Pacific Lumber’s logging operations which had hitherto been idyllic by comparison now outpaced those of even Louisiana-Pacific and Georgia-Pacific. They tripled their logging crews, bringing in loggers from far away who had never known the old Pacific Lumber and had no particular loyalty to the fight to prevent Hurwitz’s plunder of the old company. [8] Most of the new hires were gyppos, and there were rumblings among the old timers that the quality of logging had decreased precipitously. In John Campbell’s mind, such inefficiencies were likely to be temporary and any small losses that occurred were more than offset by the much larger short term gain. The expense to the viability of the forest, however, was never entered into the ledger.[9] One resident who lived very close to the border of Pacific Lumber’s land relayed their impressions, writing:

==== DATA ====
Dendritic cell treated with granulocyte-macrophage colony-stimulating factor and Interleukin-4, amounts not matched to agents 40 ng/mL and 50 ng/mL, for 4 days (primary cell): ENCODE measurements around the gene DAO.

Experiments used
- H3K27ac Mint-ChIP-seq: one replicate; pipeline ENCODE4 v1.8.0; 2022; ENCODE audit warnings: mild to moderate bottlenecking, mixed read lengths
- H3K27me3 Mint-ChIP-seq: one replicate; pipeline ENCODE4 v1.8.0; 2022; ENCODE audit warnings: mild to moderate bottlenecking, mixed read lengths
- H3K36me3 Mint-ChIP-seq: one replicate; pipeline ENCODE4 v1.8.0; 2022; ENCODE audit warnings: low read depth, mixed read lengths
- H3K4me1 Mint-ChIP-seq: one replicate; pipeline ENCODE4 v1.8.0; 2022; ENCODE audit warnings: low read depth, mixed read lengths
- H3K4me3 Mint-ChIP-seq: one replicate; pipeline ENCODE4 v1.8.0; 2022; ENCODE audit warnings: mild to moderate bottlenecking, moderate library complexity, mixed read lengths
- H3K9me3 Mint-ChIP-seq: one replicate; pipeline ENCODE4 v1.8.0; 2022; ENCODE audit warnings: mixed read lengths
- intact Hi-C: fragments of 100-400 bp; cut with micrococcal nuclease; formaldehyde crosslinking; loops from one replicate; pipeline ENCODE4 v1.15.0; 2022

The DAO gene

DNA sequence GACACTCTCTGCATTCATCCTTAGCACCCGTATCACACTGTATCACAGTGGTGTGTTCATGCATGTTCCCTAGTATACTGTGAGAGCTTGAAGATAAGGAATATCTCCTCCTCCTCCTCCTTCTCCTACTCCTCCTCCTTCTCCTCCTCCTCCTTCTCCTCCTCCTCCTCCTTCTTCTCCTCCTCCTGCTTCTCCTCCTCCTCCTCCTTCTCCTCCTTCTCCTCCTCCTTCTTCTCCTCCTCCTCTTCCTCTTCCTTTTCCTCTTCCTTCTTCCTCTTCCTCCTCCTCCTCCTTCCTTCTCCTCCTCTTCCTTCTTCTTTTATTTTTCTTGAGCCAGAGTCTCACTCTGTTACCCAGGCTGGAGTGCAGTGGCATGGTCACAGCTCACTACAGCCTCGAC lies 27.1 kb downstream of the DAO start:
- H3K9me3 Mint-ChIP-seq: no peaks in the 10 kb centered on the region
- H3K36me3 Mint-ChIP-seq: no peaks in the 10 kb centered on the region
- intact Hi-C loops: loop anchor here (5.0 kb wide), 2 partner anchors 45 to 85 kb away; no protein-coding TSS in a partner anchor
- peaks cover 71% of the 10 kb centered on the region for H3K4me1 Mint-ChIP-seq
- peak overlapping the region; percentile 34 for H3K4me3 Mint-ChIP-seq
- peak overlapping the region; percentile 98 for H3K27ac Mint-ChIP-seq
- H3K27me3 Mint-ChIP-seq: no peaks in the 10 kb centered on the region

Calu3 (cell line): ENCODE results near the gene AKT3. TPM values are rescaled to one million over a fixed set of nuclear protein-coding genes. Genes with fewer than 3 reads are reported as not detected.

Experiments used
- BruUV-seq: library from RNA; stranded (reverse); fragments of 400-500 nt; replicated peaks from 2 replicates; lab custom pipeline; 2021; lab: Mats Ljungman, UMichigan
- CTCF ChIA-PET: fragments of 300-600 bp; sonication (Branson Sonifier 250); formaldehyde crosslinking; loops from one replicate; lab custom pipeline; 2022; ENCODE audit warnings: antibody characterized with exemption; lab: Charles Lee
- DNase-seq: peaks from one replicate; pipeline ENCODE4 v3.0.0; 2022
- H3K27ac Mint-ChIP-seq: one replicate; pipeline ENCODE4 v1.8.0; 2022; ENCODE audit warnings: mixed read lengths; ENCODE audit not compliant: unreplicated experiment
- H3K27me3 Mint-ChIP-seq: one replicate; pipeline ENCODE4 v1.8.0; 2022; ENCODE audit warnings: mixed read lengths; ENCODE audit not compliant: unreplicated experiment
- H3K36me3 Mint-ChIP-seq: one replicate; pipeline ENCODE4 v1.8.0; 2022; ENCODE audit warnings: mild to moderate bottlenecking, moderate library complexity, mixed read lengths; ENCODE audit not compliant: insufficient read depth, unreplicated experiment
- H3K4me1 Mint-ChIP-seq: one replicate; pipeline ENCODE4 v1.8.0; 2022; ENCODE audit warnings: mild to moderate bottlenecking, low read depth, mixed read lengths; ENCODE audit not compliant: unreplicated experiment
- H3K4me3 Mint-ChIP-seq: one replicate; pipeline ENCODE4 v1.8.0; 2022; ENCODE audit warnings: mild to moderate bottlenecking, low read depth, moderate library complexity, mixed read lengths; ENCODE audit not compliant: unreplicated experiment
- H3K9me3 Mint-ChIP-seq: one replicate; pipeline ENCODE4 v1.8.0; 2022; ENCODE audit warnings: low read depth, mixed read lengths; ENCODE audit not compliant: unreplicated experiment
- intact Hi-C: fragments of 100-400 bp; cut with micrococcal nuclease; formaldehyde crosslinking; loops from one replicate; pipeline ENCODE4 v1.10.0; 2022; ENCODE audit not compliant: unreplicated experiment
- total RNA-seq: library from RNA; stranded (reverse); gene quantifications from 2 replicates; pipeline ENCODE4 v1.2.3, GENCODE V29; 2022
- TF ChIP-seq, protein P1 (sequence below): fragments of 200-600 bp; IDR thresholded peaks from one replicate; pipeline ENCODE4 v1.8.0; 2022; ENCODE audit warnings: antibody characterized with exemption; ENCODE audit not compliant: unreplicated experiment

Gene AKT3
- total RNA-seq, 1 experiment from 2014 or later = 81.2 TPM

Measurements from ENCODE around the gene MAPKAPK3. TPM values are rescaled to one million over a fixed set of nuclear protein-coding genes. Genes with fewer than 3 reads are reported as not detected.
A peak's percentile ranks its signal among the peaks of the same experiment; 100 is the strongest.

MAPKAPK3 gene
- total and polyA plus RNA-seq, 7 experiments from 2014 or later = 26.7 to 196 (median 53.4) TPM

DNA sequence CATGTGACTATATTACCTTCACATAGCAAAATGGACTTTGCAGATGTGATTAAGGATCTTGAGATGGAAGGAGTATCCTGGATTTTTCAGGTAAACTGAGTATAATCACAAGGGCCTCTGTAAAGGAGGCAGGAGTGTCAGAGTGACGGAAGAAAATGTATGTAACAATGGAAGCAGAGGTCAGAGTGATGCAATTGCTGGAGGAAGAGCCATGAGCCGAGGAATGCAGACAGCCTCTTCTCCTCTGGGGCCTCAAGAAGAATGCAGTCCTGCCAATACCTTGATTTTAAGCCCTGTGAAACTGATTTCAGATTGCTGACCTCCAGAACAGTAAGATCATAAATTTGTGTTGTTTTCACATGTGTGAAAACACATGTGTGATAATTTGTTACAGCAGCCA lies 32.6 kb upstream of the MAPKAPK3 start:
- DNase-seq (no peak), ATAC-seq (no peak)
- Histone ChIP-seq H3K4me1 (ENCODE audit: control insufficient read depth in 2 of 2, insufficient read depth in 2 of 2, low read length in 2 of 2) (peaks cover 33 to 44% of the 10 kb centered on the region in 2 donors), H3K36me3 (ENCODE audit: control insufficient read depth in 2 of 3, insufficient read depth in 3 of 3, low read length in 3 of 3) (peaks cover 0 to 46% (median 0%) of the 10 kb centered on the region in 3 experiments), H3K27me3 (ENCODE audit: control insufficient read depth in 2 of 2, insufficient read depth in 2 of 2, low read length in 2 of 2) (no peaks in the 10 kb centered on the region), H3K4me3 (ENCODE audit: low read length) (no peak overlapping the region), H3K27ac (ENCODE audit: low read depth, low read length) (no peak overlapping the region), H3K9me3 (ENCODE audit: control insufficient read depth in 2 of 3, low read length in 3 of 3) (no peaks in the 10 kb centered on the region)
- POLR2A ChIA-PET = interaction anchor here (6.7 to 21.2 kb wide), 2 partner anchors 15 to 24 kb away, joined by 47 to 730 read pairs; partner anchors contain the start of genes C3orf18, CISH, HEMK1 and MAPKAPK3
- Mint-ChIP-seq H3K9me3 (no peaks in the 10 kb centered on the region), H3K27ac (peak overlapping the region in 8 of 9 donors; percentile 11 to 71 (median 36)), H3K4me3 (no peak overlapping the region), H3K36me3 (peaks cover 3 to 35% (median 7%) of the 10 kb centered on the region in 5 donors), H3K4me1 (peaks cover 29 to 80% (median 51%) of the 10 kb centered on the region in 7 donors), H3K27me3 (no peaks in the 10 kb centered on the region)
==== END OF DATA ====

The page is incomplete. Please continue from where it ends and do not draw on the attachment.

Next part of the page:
“I live at the end of (the) road in Fortuna. Maxxam’s Pacific Lumber logging trucks drive by our house six days a week now. (It has) never been like this in the past. Ordinarily, logging was five days a week in summer…

“From Newberg Road you can look up and see the damage they are doing to the badly eroding hills, now bare of third growth. They are logging third growth from their graveled road now. As the trucks come by, it is amazing to see how small their (logs are), like flagpoles.

“What will be the value of their property when all of the trees are gone? Are they trying to eliminate all other competition—L-P, Simpson, etc.—as their long-range goal?”[10]